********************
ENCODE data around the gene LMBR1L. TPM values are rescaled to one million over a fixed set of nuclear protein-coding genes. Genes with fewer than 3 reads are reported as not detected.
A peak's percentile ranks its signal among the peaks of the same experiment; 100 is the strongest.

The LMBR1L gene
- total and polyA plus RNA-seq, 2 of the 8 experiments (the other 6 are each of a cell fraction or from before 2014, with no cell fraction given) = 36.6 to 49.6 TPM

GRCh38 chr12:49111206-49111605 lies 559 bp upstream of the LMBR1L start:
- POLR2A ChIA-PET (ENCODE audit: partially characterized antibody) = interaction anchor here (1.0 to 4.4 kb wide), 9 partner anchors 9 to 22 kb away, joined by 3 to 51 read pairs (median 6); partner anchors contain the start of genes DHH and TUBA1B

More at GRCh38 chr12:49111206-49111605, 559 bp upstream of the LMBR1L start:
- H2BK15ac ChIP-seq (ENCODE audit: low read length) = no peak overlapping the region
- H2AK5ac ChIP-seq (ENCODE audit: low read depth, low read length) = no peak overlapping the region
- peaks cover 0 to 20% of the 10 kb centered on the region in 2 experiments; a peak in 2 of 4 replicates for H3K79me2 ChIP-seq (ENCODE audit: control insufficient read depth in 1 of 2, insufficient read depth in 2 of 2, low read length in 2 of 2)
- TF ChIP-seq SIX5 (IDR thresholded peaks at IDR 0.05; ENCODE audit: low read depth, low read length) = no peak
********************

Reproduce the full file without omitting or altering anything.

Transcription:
ENCODE data around the gene LMBR1L. TPM values are rescaled to one million over a fixed set of nuclear protein-coding genes. Genes with fewer than 3 reads are reported as not detected.
A peak's percentile ranks its signal among the peaks of the same experiment; 100 is the strongest.

The LMBR1L gene
- total and polyA plus RNA-seq, 2 of the 8 experiments (the other 6 are each of a cell fraction or from before 2014, with no cell fraction given) = 36.6 to 49.6 TPM

GRCh38 chr12:49111206-49111605 lies 559 bp upstream of the LMBR1L start:
- POLR2A ChIA-PET (ENCODE audit: partially characterized antibody) = interaction anchor here (1.0 to 4.4 kb wide), 9 partner anchors 9 to 22 kb away, joined by 3 to 51 read pairs (median 6); partner anchors contain the start of genes DHH and TUBA1B

More at GRCh38 chr12:49111206-49111605, 559 bp upstream of the LMBR1L start:
- H2BK15ac ChIP-seq (ENCODE audit: low read length) = no peak overlapping the region
- H2AK5ac ChIP-seq (ENCODE audit: low read depth, low read length) = no peak overlapping the region
- peaks cover 0 to 20% of the 10 kb centered on the region in 2 experiments; a peak in 2 of 4 replicates for H3K79me2 ChIP-seq (ENCODE audit: control insufficient read depth in 1 of 2, insufficient read depth in 2 of 2, low read length in 2 of 2)
- TF ChIP-seq SIX5 (IDR thresholded peaks at IDR 0.05; ENCODE audit: low read depth, low read length) = no peak